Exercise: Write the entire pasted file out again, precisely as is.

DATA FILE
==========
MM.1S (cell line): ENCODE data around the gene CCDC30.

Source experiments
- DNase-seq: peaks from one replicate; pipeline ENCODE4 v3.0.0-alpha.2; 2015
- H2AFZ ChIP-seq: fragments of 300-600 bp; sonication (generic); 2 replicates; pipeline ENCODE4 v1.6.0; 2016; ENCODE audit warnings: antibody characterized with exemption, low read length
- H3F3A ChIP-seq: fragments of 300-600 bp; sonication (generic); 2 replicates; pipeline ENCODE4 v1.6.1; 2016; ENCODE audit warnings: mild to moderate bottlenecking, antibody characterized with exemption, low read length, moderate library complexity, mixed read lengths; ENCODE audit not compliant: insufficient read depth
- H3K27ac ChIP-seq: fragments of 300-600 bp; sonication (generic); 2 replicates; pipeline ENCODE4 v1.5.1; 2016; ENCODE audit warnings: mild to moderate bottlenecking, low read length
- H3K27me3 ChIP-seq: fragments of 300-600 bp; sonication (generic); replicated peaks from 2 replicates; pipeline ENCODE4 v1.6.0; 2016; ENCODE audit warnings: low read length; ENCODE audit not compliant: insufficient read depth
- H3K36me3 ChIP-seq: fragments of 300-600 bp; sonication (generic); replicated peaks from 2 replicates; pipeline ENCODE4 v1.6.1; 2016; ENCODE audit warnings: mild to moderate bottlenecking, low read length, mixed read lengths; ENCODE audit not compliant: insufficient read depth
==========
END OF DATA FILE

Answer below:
MM.1S (cell line): ENCODE data around the gene CCDC30.

Source experiments
- DNase-seq: peaks from one replicate; pipeline ENCODE4 v3.0.0-alpha.2; 2015
- H2AFZ ChIP-seq: fragments of 300-600 bp; sonication (generic); 2 replicates; pipeline ENCODE4 v1.6.0; 2016; ENCODE audit warnings: antibody characterized with exemption, low read length
- H3F3A ChIP-seq: fragments of 300-600 bp; sonication (generic); 2 replicates; pipeline ENCODE4 v1.6.1; 2016; ENCODE audit warnings: mild to moderate bottlenecking, antibody characterized with exemption, low read length, moderate library complexity, mixed read lengths; ENCODE audit not compliant: insufficient read depth
- H3K27ac ChIP-seq: fragments of 300-600 bp; sonication (generic); 2 replicates; pipeline ENCODE4 v1.5.1; 2016; ENCODE audit warnings: mild to moderate bottlenecking, low read length
- H3K27me3 ChIP-seq: fragments of 300-600 bp; sonication (generic); replicated peaks from 2 replicates; pipeline ENCODE4 v1.6.0; 2016; ENCODE audit warnings: low read length; ENCODE audit not compliant: insufficient read depth
- H3K36me3 ChIP-seq: fragments of 300-600 bp; sonication (generic); replicated peaks from 2 replicates; pipeline ENCODE4 v1.6.1; 2016; ENCODE audit warnings: mild to moderate bottlenecking, low read length, mixed read lengths; ENCODE audit not compliant: insufficient read depth